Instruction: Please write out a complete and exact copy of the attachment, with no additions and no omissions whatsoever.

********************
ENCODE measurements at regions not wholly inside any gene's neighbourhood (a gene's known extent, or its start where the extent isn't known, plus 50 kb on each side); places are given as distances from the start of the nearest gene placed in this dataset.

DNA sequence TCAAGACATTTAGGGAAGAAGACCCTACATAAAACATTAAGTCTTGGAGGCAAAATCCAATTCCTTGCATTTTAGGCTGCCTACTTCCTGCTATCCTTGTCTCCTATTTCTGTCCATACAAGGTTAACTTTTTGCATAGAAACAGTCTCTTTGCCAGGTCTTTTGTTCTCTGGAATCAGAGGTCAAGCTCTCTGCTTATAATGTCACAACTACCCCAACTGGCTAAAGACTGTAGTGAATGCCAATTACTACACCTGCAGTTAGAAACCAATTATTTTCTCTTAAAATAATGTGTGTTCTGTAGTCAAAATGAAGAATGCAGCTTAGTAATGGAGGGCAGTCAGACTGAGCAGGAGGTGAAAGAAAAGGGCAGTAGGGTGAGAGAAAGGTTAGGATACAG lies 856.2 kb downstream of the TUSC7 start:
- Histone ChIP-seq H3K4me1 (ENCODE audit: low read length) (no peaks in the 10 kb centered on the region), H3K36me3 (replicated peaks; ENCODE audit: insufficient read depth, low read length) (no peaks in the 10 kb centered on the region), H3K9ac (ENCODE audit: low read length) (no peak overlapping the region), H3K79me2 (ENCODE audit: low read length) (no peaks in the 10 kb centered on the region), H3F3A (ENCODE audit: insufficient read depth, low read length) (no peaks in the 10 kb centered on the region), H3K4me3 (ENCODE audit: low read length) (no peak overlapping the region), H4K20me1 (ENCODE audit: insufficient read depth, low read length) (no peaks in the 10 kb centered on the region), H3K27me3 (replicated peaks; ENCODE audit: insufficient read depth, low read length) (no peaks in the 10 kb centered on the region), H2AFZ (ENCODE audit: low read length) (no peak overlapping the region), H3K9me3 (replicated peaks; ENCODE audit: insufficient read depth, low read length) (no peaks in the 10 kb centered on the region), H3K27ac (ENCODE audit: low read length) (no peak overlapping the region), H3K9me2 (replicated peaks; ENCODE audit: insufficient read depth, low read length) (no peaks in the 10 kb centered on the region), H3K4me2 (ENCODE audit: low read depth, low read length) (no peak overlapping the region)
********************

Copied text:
ENCODE measurements at regions not wholly inside any gene's neighbourhood (a gene's known extent, or its start where the extent isn't known, plus 50 kb on each side); places are given as distances from the start of the nearest gene placed in this dataset.

DNA sequence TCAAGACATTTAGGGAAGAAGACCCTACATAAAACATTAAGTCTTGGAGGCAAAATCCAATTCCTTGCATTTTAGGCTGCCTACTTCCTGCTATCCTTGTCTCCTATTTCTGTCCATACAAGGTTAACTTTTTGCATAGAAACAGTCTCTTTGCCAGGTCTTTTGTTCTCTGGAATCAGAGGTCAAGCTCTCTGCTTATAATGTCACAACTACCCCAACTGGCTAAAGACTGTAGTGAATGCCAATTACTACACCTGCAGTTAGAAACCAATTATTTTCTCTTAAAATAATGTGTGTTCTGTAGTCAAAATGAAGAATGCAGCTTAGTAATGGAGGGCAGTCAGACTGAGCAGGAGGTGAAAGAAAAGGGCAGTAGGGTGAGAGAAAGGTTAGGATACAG lies 856.2 kb downstream of the TUSC7 start:
- Histone ChIP-seq H3K4me1 (ENCODE audit: low read length) (no peaks in the 10 kb centered on the region), H3K36me3 (replicated peaks; ENCODE audit: insufficient read depth, low read length) (no peaks in the 10 kb centered on the region), H3K9ac (ENCODE audit: low read length) (no peak overlapping the region), H3K79me2 (ENCODE audit: low read length) (no peaks in the 10 kb centered on the region), H3F3A (ENCODE audit: insufficient read depth, low read length) (no peaks in the 10 kb centered on the region), H3K4me3 (ENCODE audit: low read length) (no peak overlapping the region), H4K20me1 (ENCODE audit: insufficient read depth, low read length) (no peaks in the 10 kb centered on the region), H3K27me3 (replicated peaks; ENCODE audit: insufficient read depth, low read length) (no peaks in the 10 kb centered on the region), H2AFZ (ENCODE audit: low read length) (no peak overlapping the region), H3K9me3 (replicated peaks; ENCODE audit: insufficient read depth, low read length) (no peaks in the 10 kb centered on the region), H3K27ac (ENCODE audit: low read length) (no peak overlapping the region), H3K9me2 (replicated peaks; ENCODE audit: insufficient read depth, low read length) (no peaks in the 10 kb centered on the region), H3K4me2 (ENCODE audit: low read depth, low read length) (no peak overlapping the region)